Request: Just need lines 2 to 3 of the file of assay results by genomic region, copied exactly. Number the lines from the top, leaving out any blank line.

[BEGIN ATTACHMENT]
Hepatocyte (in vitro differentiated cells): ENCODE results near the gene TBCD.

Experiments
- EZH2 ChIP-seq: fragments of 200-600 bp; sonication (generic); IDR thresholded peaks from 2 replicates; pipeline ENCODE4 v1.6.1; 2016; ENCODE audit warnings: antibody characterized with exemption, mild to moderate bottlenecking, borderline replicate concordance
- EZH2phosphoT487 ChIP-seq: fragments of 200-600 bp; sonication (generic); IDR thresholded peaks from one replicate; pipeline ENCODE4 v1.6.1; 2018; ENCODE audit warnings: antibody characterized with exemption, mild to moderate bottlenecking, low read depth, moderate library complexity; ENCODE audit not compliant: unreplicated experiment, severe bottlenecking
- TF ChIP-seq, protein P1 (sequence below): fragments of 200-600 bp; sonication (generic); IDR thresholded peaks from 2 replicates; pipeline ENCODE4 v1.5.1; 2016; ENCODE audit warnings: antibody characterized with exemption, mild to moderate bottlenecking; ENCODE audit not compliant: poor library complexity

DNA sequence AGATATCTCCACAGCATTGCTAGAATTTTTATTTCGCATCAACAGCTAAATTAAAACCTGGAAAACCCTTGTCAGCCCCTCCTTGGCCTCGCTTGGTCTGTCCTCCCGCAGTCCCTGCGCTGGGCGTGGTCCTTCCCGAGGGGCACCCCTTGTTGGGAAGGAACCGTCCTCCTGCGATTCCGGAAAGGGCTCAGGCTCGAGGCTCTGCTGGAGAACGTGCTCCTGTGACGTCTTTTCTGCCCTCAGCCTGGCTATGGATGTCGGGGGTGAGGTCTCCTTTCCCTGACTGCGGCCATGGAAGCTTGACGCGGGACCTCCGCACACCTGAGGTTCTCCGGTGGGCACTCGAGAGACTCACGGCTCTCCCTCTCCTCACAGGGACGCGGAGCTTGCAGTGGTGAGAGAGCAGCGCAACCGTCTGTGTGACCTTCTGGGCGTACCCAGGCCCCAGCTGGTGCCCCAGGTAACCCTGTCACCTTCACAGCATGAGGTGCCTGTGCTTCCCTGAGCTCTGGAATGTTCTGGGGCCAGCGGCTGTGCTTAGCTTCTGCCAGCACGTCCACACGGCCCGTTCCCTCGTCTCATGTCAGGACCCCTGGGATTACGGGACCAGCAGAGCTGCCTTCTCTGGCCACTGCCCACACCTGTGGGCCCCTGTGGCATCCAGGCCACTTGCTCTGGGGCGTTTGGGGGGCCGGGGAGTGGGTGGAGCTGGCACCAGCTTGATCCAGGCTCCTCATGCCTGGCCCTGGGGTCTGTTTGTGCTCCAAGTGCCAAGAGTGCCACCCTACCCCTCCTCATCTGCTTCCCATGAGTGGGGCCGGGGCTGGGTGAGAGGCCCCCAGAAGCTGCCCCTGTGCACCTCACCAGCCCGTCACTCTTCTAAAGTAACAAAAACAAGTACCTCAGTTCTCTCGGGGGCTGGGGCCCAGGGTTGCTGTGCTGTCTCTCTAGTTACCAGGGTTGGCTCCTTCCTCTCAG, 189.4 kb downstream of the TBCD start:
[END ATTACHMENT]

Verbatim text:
Experiments
- EZH2 ChIP-seq: fragments of 200-600 bp; sonication (generic); IDR thresholded peaks from 2 replicates; pipeline ENCODE4 v1.6.1; 2016; ENCODE audit warnings: antibody characterized with exemption, mild to moderate bottlenecking, borderline replicate concordance